A love of people and a heart for service is what Cindy Polley feels has made her successful in her role as the Ellis County clerk. Polley is retiring from office when her seventh term completes in 2018.

As county clerk, Polley keeps records and proceedings of the county courts and the commissioners' court. She also serves as the recorder of deeds, records birth and death certificates, issues marriage licenses, records assumed names, wills, and probate.

“It has been a real joy and I am proud of what we have accomplished. You are only as good as your staff. I am very proud of my staff,” Polley said. “I just appreciate the opportunity I have had over the years to serve in a place like Ellis County. "It is going to be hard to leave because you always have mixed emotions, but it has been a pleasure and a joy to serve.”

One of the most significant challenges that she has had during her service is incorporating technology into the functions of the office.

“When we started automating, the change didn’t come very easily. Being successful in automating the functions of the office is a big highlight. We originally put everything in a book,” Polley explained. “When I did my report to the state, I had to go into the books and count the cases one by one. But when we got on the computer to automate that stuff those were proud moments.”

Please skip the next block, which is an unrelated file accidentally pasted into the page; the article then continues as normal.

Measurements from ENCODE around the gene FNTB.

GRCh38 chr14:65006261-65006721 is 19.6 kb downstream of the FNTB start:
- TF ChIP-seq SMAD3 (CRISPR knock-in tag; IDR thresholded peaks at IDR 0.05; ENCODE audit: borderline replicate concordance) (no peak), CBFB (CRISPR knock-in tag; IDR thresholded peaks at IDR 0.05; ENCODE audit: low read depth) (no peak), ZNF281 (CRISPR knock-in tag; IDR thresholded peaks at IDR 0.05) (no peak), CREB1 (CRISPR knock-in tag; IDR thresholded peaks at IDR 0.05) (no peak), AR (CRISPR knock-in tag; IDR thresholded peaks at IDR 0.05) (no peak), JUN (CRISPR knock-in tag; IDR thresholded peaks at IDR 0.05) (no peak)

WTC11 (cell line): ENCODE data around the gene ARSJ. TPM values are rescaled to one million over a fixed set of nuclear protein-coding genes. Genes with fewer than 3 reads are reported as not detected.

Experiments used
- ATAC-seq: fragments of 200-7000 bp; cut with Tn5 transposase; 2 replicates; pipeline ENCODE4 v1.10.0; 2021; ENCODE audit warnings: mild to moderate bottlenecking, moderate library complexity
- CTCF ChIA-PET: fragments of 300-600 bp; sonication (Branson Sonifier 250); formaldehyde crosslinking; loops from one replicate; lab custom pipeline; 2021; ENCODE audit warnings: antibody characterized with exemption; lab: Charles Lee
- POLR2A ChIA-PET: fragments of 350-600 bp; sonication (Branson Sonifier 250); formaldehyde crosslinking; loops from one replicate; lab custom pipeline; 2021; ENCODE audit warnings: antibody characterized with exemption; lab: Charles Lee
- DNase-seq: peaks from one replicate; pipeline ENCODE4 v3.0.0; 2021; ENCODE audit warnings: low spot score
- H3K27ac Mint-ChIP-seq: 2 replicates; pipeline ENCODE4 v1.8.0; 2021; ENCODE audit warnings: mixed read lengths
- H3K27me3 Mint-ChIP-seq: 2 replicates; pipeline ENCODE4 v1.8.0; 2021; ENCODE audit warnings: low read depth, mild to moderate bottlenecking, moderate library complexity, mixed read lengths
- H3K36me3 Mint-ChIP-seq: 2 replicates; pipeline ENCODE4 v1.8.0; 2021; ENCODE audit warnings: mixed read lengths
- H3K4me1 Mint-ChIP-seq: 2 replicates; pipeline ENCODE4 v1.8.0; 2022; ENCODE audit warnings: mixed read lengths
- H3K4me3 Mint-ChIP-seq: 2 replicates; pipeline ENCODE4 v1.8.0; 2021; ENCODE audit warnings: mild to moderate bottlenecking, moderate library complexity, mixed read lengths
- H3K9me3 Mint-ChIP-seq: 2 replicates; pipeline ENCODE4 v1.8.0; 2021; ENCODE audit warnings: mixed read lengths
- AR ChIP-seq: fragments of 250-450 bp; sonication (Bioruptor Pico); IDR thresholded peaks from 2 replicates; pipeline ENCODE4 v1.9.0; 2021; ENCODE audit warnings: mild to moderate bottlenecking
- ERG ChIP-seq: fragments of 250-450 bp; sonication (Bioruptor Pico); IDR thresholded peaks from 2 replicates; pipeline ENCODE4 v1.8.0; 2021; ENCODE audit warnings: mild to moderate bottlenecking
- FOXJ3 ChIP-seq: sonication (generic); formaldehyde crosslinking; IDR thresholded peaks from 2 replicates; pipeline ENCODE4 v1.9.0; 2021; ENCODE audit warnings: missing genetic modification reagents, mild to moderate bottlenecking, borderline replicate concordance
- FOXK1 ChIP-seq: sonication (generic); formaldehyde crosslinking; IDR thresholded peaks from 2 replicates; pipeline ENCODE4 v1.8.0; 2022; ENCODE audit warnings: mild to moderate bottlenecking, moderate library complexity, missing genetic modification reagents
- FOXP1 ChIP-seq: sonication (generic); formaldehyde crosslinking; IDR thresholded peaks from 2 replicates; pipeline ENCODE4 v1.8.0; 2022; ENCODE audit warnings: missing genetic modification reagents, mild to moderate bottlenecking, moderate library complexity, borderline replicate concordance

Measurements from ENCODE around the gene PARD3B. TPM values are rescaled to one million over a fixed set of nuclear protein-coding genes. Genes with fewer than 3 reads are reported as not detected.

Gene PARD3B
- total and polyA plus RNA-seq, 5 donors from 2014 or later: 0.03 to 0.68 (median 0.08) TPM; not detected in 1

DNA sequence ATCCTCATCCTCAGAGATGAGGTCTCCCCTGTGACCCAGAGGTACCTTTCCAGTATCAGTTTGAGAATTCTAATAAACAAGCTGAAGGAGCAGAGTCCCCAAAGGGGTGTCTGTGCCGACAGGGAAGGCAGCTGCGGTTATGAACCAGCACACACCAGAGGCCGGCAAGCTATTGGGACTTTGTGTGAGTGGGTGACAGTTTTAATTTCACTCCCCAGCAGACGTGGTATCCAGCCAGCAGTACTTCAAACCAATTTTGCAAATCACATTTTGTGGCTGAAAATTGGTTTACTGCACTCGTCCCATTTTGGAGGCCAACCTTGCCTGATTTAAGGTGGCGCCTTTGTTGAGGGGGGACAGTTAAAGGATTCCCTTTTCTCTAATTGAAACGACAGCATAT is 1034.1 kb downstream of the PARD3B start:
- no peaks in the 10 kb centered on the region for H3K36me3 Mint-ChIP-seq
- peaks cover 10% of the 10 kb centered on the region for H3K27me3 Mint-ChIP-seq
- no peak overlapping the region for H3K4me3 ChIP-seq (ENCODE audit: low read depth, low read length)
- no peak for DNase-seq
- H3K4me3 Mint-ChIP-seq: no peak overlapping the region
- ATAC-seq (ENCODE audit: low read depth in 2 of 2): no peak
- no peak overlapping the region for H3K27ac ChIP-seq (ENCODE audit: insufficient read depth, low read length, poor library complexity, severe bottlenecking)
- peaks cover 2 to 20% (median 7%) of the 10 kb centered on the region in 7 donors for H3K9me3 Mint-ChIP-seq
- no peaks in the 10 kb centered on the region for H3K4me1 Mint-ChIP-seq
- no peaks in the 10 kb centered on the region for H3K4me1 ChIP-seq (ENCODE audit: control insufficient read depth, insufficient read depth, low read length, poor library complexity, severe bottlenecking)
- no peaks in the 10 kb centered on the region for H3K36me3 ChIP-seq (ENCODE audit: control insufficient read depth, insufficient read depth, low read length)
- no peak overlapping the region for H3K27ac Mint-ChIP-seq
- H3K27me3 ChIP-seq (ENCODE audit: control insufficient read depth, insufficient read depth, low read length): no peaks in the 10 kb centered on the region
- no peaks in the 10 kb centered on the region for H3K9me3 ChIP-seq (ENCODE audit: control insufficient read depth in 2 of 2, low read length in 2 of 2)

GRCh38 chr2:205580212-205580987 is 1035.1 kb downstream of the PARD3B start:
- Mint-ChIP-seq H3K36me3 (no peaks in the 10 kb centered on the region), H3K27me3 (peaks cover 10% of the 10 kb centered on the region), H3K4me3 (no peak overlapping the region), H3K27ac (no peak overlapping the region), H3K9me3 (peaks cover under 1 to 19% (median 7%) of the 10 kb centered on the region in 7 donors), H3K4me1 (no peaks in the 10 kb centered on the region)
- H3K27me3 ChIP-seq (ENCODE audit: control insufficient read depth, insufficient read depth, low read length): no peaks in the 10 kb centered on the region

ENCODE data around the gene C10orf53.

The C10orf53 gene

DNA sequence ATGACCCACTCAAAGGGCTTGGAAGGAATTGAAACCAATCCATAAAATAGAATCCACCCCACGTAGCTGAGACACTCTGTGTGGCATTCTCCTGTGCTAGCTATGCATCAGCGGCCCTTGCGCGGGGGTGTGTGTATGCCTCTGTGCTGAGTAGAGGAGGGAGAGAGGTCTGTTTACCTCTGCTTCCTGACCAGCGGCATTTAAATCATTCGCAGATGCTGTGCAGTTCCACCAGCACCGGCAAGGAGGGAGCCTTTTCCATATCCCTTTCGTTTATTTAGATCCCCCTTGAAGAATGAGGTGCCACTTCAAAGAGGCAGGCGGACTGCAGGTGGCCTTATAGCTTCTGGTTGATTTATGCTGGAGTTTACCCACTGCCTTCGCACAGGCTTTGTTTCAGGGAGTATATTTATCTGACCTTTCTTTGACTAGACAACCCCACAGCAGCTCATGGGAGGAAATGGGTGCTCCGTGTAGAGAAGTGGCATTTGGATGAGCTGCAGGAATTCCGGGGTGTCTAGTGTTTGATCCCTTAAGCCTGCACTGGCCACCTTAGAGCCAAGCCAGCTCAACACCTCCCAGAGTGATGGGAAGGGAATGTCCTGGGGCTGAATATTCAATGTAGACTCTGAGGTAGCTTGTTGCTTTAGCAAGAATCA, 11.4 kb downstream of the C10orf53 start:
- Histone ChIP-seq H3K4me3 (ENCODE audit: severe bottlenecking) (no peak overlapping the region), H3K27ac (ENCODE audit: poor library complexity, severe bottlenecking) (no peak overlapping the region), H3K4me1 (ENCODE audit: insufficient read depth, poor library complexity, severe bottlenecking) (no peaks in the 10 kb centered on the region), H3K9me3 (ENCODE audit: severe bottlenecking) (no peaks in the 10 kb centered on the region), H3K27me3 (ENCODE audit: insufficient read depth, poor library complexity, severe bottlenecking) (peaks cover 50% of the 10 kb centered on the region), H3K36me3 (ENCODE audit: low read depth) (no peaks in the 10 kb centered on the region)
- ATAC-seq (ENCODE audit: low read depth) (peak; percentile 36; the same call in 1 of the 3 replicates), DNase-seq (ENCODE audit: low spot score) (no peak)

For an example of just how modernized the clerk's office has become, the Ellis County Clerk's Office has imaged all of the deed records back to the founding of the county. Those documents are imaged and indexed to allow people to pull those up on a computer kept at the office. Records contained on microfiche have been covered to a digital record. Over the past year, the department has been working to get all of the vital records digitally imaged, as well.

She noted that these steps have helped to improve record keeping and has provided easier access to the public.

Another function the office has helped to streamline is the centralized collection of vital records such as birth and death certificates. Before the county took on this task, each justice of the peace and the Cities of Waxahachie and Ennis served in that function. This practice continued until 1994.

Before leaving office, Polley hopes to have the vital statistics project complete with the records digitized and the commissioners' court records digitized as well. The office is also looking to start electronically recording deeds.

She noted that it is a real joy to be able to help someone with a project that they are working on to put the pieces together.

“Depending on the situation here you may have someone that recently lost someone and they are trying to find out information about their records or where to go. You might have someone that comes to do research, and they have a story to tell, or you might make a family connection,” Polley recalled. “To be able to help someone and put the puzzle pieces together are great. Connecting the dots is one of the best things about when you are working with someone."

Polley feels that its time to bring someone new into the office with a fresh perspective to grow it. She advises the next person who takes on the role as county clerk to remember it is not just about keeping records, but it is about the people connected to them.

“You have to have a heart for service and if you don’t have a heart for service it is not the place for you. I think you have to be committed," Polley said. "You have to love people and you have to love service."